We went to a breeder and picked her out even before she was old enough to come home. She was cute, I must admit, really cute.
Before you ask, she is a Shih Tzu, a small frou-frou dog from a breed originating in China.
It’s been a long time since I’ve had a puppy at my house. I’m just not quite sure what to do with her — housebreaking, chewing, and all those horrible things that puppies do. But she is really cute.
“What’s her name?” everyone asks.
She doesn’t have a name yet. We need to think of a name.
“How about Molly?” I ask.
My honey doesn’t like that one, but he can’t think of anything else. The entire family gets in on the act, but nothing seems to fit.
I wasn’t really in favor of another dog. Honey wanted a dog, and I finally caved in. His brother has a Shih Tzu. I blame him for this.
The dog needed to go to the vet for a checkup, so the appointment was made under “female puppy”. We can’t call her “female puppy” forever. She needs a name.
I look on the internet: “Daisy, Lulu, Missy?” I suggest.
Lulu? “Like the cartoon?” he asks sarcastically.
“Daisy is cute. I like that.” But he shakes his head.
“Muffin, Buttons, Skittles, Dixie, Bubbles?”
We still can’t decide. Nothing seems right — or good enough.
We go to the pet store to get a bed and a collar. We tell the pet store lady about the new puppy and that she doesn’t yet have a name. “Just wait,” suggests the lady at the pet store. “She will name herself.”
I don’t think so. I don’t want her to end up with a handle like Trouble, Puddles, or Boo-Boo. No, we need to think of something.
“A lady at work says she gives her pets people names,” suggests honey. That’s the new trend. Pets are just like members of the family, so people name them just like a person.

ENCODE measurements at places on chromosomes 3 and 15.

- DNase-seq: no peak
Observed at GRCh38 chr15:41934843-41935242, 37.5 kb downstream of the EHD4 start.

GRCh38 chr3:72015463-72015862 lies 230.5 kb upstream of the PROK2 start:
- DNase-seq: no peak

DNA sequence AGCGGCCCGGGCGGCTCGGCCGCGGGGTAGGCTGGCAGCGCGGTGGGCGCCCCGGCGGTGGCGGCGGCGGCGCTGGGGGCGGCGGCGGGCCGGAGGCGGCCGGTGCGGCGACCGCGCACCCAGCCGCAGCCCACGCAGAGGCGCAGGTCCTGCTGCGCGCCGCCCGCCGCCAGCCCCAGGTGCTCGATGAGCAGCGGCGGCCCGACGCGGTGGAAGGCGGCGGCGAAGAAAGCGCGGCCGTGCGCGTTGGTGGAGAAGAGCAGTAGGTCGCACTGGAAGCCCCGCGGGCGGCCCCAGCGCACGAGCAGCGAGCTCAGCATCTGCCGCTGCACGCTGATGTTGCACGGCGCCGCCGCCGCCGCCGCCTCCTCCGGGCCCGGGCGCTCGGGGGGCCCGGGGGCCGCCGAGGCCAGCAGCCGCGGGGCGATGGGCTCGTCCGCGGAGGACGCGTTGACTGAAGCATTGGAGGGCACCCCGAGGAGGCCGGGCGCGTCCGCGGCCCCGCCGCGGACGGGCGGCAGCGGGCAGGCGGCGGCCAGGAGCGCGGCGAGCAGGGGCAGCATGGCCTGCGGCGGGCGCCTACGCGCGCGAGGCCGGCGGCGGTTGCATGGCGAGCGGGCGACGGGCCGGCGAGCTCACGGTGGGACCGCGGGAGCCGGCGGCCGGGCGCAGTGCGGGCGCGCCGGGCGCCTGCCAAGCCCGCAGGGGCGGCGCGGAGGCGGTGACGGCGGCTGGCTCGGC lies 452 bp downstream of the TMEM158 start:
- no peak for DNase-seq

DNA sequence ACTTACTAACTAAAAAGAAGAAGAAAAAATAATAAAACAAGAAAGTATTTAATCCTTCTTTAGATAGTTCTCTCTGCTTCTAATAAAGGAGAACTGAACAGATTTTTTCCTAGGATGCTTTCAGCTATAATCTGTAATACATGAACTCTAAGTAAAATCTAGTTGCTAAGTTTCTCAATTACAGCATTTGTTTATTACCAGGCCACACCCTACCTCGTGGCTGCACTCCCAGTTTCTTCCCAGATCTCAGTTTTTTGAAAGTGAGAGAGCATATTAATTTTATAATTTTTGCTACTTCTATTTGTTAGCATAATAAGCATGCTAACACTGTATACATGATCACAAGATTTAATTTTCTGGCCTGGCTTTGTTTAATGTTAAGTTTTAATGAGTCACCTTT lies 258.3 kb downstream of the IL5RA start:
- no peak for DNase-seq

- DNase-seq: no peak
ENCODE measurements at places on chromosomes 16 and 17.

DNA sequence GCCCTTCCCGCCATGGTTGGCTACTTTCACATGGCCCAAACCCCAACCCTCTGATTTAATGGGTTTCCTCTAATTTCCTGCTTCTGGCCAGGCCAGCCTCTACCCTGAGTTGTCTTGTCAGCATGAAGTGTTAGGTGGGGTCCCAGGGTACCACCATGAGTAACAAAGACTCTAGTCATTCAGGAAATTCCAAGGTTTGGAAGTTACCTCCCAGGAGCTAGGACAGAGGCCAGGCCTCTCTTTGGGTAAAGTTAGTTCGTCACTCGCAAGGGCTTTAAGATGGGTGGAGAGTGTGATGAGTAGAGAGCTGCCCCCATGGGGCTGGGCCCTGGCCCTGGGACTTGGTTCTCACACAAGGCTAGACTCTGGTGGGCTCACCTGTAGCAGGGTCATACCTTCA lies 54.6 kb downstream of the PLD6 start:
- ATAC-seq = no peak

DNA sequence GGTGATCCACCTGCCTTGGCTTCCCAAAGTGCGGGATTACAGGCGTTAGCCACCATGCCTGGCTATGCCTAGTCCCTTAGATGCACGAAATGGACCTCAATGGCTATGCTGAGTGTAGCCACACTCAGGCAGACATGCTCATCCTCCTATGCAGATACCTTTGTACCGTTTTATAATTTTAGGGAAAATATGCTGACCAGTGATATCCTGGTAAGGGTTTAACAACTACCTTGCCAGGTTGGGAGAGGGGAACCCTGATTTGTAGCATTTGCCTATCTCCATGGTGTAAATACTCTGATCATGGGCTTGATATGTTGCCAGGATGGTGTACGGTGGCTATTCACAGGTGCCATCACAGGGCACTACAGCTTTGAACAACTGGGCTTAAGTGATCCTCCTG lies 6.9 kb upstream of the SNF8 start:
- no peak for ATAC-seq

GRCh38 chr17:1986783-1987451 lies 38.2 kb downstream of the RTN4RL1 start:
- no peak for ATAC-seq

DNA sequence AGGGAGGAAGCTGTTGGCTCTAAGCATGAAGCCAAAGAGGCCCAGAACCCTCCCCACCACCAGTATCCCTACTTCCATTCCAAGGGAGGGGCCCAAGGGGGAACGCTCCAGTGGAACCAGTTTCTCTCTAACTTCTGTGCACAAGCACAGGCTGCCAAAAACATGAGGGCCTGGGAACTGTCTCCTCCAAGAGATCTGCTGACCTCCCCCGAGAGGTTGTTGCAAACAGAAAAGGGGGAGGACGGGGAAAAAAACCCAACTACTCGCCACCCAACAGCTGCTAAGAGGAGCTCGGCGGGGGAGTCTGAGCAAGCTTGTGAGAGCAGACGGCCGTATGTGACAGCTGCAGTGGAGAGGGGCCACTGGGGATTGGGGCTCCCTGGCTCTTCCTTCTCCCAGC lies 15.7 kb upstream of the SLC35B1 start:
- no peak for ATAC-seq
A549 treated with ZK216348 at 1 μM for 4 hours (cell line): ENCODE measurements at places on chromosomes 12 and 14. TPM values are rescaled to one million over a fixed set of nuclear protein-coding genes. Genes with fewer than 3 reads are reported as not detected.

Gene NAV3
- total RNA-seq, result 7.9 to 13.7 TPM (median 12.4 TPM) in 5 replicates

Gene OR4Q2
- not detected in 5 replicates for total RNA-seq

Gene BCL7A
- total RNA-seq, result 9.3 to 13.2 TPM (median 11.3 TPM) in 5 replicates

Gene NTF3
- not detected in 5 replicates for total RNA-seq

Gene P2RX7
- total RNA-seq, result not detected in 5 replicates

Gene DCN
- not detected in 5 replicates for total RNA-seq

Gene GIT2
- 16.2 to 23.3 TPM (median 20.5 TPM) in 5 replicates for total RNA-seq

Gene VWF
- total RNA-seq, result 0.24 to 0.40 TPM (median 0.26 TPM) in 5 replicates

“People names like Molly?” I ask?
“No, names like Sam, Alex, or Cooper,” he replies.
“Well, those are names for a boy dog. What about Bonnie?” But he doesn’t like that either.
To make it even worse, his brother’s dog has a really cute name — Harley. We have to think of something at least as cute as Harley.
What about a Jewish name? I suggest, even though she is Chinese. We looked on the internet for Hebrew dog names: Hannah, Delilah, Naomi, Rebecca, Mollie?
“Mollie is on the list,” I say.
But he doesn’t like the meaning, “bitter.”
“She’s a dog! What does it matter what it means?”
Everything else is too grand for a puppy or unpronounceable. We want something people can pronounce.
Days go by. Poor nameless puppy, I am beginning to think her name will be “The Dog.”
“I need to name her before going to the veterinarian,” says honey. “What do you want to name her?”
“What do ‘I’ want to name her?” I’ve been making suggestions for two weeks — now he wants ME to name her?
“She’s YOUR DOG!” You decide!
Finally, on the morning of the doctor appointment, he puts her in the pet carrier and gets ready to go.
“What’s her name?” I dare to ask.
We have a new dog at my house, a Shih Tzu. She is really, really cute. Just in case anybody wants to know, her name is Dixie.